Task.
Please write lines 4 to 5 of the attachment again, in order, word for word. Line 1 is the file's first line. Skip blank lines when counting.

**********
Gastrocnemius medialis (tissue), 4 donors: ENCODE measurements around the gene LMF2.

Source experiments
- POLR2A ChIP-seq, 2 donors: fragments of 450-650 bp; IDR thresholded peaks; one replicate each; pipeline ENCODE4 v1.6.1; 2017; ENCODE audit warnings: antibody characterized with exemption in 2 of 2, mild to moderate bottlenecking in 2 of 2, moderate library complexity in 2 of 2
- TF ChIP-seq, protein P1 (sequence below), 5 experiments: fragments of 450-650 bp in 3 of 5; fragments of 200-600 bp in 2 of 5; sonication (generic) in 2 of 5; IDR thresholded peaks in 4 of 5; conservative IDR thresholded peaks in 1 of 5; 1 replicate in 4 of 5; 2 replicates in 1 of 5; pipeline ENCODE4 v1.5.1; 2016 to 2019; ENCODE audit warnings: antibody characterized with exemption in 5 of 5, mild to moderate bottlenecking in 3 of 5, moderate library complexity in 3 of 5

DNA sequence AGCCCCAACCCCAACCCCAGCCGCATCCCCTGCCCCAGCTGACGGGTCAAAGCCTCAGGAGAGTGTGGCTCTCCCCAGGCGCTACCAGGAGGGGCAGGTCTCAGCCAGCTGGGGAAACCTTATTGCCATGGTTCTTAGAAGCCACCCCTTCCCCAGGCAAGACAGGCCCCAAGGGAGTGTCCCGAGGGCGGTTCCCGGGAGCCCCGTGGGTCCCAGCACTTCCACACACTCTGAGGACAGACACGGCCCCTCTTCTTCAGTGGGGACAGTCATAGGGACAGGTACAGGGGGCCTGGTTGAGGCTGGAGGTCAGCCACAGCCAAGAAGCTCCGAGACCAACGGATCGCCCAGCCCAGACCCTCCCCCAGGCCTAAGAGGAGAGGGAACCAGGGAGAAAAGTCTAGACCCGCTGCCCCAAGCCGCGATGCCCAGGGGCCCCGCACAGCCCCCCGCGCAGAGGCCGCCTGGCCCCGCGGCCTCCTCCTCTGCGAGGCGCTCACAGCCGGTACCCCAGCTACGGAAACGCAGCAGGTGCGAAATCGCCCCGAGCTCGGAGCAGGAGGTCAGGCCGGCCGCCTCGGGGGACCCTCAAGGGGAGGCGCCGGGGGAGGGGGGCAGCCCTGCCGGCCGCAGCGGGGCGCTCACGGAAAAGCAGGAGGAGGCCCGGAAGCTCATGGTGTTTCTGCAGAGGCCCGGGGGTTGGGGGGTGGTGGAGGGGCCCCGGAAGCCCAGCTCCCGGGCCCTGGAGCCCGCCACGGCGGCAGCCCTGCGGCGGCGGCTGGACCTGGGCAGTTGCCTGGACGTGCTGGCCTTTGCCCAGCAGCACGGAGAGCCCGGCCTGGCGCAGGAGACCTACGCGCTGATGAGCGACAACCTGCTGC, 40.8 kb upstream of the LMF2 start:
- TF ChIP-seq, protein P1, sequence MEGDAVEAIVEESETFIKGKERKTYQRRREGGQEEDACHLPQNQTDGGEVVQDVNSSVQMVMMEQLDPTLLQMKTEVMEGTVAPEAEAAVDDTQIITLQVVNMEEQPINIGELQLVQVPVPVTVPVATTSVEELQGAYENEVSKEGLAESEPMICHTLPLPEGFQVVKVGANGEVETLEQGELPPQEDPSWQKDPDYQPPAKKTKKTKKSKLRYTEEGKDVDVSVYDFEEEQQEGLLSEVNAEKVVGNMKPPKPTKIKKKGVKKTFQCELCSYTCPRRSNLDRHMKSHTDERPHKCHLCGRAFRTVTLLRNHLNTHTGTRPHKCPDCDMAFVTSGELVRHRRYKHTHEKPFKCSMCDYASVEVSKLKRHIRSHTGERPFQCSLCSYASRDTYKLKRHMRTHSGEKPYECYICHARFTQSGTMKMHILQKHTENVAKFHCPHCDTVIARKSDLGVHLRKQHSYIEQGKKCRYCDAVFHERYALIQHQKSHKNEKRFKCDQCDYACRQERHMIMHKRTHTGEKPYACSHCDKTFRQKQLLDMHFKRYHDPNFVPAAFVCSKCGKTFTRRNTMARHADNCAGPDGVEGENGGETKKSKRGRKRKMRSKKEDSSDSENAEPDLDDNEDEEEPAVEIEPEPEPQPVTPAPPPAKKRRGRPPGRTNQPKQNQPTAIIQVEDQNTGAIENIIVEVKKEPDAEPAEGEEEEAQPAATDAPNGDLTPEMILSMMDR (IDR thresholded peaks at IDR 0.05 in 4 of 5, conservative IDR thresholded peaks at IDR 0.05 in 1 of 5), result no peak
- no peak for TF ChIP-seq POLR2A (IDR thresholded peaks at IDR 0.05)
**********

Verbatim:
- TF ChIP-seq, protein P1 (sequence below), 5 experiments: fragments of 450-650 bp in 3 of 5; fragments of 200-600 bp in 2 of 5; sonication (generic) in 2 of 5; IDR thresholded peaks in 4 of 5; conservative IDR thresholded peaks in 1 of 5; 1 replicate in 4 of 5; 2 replicates in 1 of 5; pipeline ENCODE4 v1.5.1; 2016 to 2019; ENCODE audit warnings: antibody characterized with exemption in 5 of 5, mild to moderate bottlenecking in 3 of 5, moderate library complexity in 3 of 5

DNA sequence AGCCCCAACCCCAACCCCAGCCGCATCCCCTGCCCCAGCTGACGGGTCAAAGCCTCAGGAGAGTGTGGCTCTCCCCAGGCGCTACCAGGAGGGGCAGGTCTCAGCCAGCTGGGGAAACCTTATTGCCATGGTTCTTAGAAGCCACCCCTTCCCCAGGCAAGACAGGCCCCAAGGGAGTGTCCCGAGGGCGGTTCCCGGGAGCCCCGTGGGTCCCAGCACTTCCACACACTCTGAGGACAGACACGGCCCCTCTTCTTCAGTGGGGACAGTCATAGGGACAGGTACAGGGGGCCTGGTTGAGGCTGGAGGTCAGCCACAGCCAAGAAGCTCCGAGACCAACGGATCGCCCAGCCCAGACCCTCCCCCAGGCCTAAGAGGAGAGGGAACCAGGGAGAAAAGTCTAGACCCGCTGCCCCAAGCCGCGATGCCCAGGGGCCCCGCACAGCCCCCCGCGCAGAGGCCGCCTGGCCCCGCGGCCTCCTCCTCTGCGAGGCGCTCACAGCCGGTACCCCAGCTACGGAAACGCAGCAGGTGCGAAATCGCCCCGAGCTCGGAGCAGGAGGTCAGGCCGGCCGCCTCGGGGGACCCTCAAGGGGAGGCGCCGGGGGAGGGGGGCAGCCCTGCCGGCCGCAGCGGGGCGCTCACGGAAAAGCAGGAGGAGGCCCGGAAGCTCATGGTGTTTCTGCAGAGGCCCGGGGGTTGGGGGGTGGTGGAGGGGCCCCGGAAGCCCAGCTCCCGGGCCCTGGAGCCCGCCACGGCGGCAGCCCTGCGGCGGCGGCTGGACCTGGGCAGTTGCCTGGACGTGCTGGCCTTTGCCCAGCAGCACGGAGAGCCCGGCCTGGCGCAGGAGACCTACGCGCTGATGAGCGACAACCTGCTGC, 40.8 kb upstream of the LMF2 start: